Food Sanitation and Hygiene

Food hygiene constitutes a basic necessity of Good Manufacturing/Agricultural Practices and the development of Hazard Analysis Critical Control Point (HACCP), as well being as a component of all GFSI-benchmarked food safety standards. Government, industry and consumers all play a role in safe sanitation and food hygiene practices.

food-sanitationStudies have shown that an appreciable percentage of foodborne illness cases can be attributed to poor sanitation and food hygiene, including poor personal hygiene and contamination of equipment and/or environments. Examples of food recalls related to sanitation issues include the contamination and subsequent recall of deli meats in Canada in 2008, when cells of Listeria monocytogenes were transferred to the product after surviving in equipment niches, where they were protected from sanitation procedures. The company was very public about the changes made to the sanitation program since then, including regular testing to monitor the success of the strategy in reducing environmental contamination.

Due to the risk, the Codex Alimentarius Commission provides an international code of practice concerning food hygiene: http://www.fao.org/docrep/005/Y1579E/y1579e02.htm. Within it, the following general prerogatives of the guidelines are laid out: 

  • Identify the essential principles of food hygiene applicable throughout the food chain (including primary production through to the final consumer), to achieve the goal of ensuring that food is safe and suitable for human consumption
  • Recommend a HACCP-based approach as a means to enhance food safety
  • Indicate how to implement those principles
  • Provide guidance for specific codes which may be needed for – sectors of the food chain; processes; or commodities; to amplify the hygiene requirements specific to those areas

When designing a food hygiene and sanitation program, a total supply chain approach is crucial. The major areas to cover are:

  • Equipment
  • Environment
  • Air
  • Water

A key thing to note about these areas is that they function not as a static entity, but as a constantly evolving system. This is why good food hygiene programs need to be responsive to the dynamics of the plant environment and emerging risks – the same proactive approach used when developing HACCP.

According to the Codex Alimentarius Commission, food hygiene should cover all of these elements throughout the supply chain (all GFSI-benchmarked standards have similar requirements for housekeeping and food hygiene, with details laid out in their respective guidance documents):

  • Primary Production (environmental hygiene, hygienic production, handling storage & transport, cleaning, maintenance and personnel hygiene)
  • Establishment – design and facilities (location, premises and rooms, equipment, facilities)
  • Control of operation (food hazards, hygiene control systems, incoming materials, packaging, water, management & supervision, documentation & records, recall procedures)
  • Establishment – maintenance and sanitation (maintenance & cleaning, cleaning programmes, pest control systems, waste management, monitoring effectiveness)
  • Establishment – personal hygiene (health status, illness and injuries, personal cleanliness, personal behaviour, visitors)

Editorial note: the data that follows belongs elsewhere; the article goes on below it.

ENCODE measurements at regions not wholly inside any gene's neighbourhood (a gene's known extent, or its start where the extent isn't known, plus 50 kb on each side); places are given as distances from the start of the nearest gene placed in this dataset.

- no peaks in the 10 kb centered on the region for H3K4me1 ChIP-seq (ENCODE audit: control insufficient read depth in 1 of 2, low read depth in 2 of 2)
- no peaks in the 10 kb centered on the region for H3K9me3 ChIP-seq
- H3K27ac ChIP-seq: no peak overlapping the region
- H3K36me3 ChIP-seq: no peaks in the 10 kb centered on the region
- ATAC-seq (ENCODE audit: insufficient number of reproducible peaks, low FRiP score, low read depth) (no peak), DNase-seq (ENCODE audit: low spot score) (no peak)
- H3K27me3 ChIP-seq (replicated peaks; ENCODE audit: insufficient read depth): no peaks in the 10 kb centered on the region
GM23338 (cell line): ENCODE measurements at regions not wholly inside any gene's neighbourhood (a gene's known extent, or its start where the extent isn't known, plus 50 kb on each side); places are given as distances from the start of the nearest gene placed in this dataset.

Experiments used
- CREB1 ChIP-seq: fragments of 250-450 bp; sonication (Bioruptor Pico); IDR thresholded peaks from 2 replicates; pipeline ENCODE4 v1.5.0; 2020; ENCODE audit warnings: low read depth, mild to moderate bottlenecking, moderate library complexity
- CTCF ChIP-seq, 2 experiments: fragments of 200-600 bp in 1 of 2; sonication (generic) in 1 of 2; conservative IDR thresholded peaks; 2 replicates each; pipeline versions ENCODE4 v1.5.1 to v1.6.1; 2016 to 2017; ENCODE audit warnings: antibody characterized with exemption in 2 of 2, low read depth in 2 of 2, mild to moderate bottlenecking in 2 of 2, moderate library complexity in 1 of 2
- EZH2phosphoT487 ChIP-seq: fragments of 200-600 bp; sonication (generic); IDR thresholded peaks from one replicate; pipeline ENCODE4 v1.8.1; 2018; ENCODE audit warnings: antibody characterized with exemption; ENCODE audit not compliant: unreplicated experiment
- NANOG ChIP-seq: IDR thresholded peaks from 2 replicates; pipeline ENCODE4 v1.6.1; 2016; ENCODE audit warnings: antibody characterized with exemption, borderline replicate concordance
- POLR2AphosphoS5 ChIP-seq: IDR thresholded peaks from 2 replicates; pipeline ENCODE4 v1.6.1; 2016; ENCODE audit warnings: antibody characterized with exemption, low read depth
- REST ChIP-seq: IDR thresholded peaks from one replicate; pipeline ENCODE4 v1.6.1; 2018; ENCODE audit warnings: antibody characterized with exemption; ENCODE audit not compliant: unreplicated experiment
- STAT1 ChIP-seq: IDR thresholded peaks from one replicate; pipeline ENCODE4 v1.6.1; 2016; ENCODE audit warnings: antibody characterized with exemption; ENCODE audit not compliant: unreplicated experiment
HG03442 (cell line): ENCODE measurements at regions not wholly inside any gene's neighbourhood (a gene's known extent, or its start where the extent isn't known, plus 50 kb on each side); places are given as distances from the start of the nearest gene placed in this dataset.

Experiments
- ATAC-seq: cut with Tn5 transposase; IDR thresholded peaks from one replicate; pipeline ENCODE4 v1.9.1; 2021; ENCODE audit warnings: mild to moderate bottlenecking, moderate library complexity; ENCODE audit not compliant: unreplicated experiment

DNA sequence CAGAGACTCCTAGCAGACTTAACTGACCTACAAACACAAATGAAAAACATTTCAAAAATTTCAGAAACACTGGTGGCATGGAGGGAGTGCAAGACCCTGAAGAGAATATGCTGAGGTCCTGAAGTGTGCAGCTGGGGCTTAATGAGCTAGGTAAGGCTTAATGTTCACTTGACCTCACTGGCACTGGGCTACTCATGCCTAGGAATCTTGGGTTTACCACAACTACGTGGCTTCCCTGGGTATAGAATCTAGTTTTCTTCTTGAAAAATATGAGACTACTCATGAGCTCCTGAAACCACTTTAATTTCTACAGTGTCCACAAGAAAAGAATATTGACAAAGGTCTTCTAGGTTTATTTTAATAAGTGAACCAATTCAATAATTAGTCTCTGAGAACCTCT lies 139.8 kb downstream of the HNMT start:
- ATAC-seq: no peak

• Transportation (general, requirements, use & maintenance)
  • Product information and consumer awareness (lot identification, product information, food labelling, consumer education)
  • Training (awareness & responsibilities, training programmes, instruction & supervision, refresher training

Cleaning and food hygiene procedures for the building, plant and equipment should be validated using visual, analytical or microbiological methods – and records should be maintained. For instance, swab samples can be taken from various places on equipment, floors, walls or drains, to test for the presence of contamination. Then, after applying a sanitation step, samples can be taken again and compared with the original results to ensure that the step is effective at reducing harmful microbes to safe levels. For certain high-risk materials (e.g. allergens, ruminant protein or ready-to-eat products), validation of procedures is mandated, with individual governments designating acceptable methods for cleaning of high-risk materials.

A comprehensive food hygiene and sanitation program leaves nothing to chance. Responsibility should be designated for each parameter: 

  • Frequency of cleaning
  • Method (chemicals used, concentrations, materials – including colour-coded/segregated tools to prevent cross contamination of high-risk materials)
  • Verification records to ensure that procedures are being carried out consistently and effectively.
  • Acceptable limits for CCPs must also be scientifically-established and maintained with regular monitoring
  • Training and communication throughout the organization, with clear leadership from management on food hygiene and sanitation

As with other areas of food safety, sanitation and food hygiene should be proactive. End-product testing is important, but a positive result in the end-product doesn’t tell you where the contamination originated. The overall food hygiene system, when applied at each point in the supply chain, is about managing risks before they result in a case of food contamination. Using common sense and food science based approaches, a well-designed food hygiene program can provide for proactive responses and risk-mitigation from farm to fork.

 

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